Dons are grateful to Goodman

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Football

SIMON O'HAGAN

Wimbledon 3 Huddersfield Town 1

Eight years after the self-styled Crazy Gang caused one of the biggest upsets in FA Cup history, their successors are in distinctly sane mood as they head back towards Wembley. Wimbledon's dismissal of Huddersfield in their fifth-round replay last night was measured, even muted, and, having won at Chelsea already this season, their visit to Stamford Bridge in the quarter-finals on Saturday week looks finely balanced.

The Premiership meeting between the teams that takes place this Saturday might offer some clues to the outcome. What is clear, however, is that while the years may have mellowed Wimbledon in some respects, their still rigorous and pacey football is the of the sort that is suited to knock- out competition.

Three times Wimbledon have been drawn away in the FA Cup this season and three times they have taken their opponents back to Selhurst Park and beaten them. That requires nerve and, if there was one factor in the superiority Wimbledon eventually enjoyed over highly capable First Division opponents, it was in the certainty of their touch in front of goal.

Huddersfield created chances throughout the evening, many more, in fact, than they had in the first match when they were flattered to take a 2- 0 lead. But having gone ahead again, they quickly lost their advantage, and from then on Wimbledon never looked in the mood to let their lead slip, hard though they had to battle.

Wimbledon made light of the absence through suspension of Dean Holdsworth and Mick Harford on what turned out to be an excellent night for the much less familiar pairing of Jon Goodman and Efan Ekoku. Goodman added another two goals to the pair he had scored on returning to the side against Aston Villa on Saturday. Ekoku, who had kept Wimbledon's hopes alive at the McAlpine Stadium with an equaliser more than two minutes into injury time, produced a superb strike for his third goal in the tie.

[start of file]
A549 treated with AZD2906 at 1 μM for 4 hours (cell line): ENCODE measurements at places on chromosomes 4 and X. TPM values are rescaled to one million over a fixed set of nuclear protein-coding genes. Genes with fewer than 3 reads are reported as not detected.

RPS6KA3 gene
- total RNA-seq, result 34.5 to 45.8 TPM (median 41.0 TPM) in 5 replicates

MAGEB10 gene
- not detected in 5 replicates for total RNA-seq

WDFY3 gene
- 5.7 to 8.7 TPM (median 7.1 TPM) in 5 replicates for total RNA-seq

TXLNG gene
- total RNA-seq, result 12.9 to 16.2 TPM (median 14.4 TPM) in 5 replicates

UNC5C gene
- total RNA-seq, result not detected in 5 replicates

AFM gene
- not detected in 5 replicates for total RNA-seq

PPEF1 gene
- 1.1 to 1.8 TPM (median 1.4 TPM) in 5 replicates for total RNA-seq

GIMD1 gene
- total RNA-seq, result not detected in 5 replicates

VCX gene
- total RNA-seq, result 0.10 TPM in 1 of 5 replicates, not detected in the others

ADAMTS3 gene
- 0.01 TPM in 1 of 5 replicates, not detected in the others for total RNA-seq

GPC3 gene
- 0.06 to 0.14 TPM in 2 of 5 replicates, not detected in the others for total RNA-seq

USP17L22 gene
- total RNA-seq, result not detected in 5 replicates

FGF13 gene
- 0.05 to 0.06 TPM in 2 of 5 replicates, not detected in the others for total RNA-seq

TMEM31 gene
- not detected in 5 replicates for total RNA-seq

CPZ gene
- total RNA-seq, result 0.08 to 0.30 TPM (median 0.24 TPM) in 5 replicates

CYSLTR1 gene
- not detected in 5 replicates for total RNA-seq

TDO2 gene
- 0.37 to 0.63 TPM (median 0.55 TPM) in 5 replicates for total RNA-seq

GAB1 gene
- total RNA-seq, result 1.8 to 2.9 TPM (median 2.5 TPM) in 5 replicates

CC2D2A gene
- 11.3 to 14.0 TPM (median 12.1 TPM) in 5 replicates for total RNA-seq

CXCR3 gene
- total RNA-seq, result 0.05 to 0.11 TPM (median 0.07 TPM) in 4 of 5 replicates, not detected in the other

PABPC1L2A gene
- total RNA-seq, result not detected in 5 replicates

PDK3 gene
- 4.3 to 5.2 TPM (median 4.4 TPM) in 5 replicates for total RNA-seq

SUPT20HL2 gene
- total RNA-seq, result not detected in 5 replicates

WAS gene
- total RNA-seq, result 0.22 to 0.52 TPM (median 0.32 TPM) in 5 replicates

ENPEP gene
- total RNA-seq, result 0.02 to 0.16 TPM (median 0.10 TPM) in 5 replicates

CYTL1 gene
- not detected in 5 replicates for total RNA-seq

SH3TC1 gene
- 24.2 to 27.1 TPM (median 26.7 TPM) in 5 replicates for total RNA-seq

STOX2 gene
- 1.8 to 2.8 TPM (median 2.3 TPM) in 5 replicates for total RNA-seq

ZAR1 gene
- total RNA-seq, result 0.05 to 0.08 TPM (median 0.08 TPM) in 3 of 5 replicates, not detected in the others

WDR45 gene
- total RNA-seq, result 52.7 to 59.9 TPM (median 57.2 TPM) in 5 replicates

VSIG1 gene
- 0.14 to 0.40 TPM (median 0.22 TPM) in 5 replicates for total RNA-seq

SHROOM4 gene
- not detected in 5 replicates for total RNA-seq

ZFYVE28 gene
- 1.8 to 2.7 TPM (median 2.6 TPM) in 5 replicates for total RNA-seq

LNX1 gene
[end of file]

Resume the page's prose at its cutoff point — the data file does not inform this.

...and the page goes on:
On his first full appearance since New Year's Day, Vinnie Jones also emerged with credit. Jones has been on the transfer list for two months, and while interest fails to materialise the Wimbledon manager, Joe Kinnear, feels he may as well make use of him. There now looms the prospect of Jones renewing acquaintance with Ruud Gullit.

Huddersfield took the lead in the eighth minute when Andrew Booth outjumped Neil Sullivan, the Wimbledon goalkeeper, to send a looping header into the empty net. It stayed that way for less than two minutes. Wimbledon's equaliser was emphatic - a searing volley into the top left-hand corner by Ekoku after a headed clearance by Lee Sinnott, an FA Cup runner-up with Watford in 1984, fell short.

Simon Collins twice squandered chances from the elusive Ronnie Jepson as Huddersfield continued to break effectively, and his team paid for that five minutes from half-time when Goodman pounced on a ball that Steve Francis could not hold.

Jepson skimmed the bar from 30 yards and in a second half which was mostly Huddersfield's was the victim of a cruel bobble as he shaped to shoot from Booth's cross. That was his team's last chance. With six minutes remaining Goodman wrapped it up with a neat lob over Francis.

Wimbledon (3-5-2); Sullivan; Blackwell, Reeves, Kimble; Jones, Earle, Leonhardsen (Clarke, 76), Gayle, Cunningham; Ekoku (Euell, 89), Goodman. Substitute not used: Pearce.

Huddersfield Town (4-4-2): Francis; Jenkins, Sinnott, Gray, Cowan; Collins, Makel, Bullock, Dalton (Rowe, 59); Booth, Jepson. Substitutes not used: Reid, Dunn.

Referee: P Alcock (Redhill).

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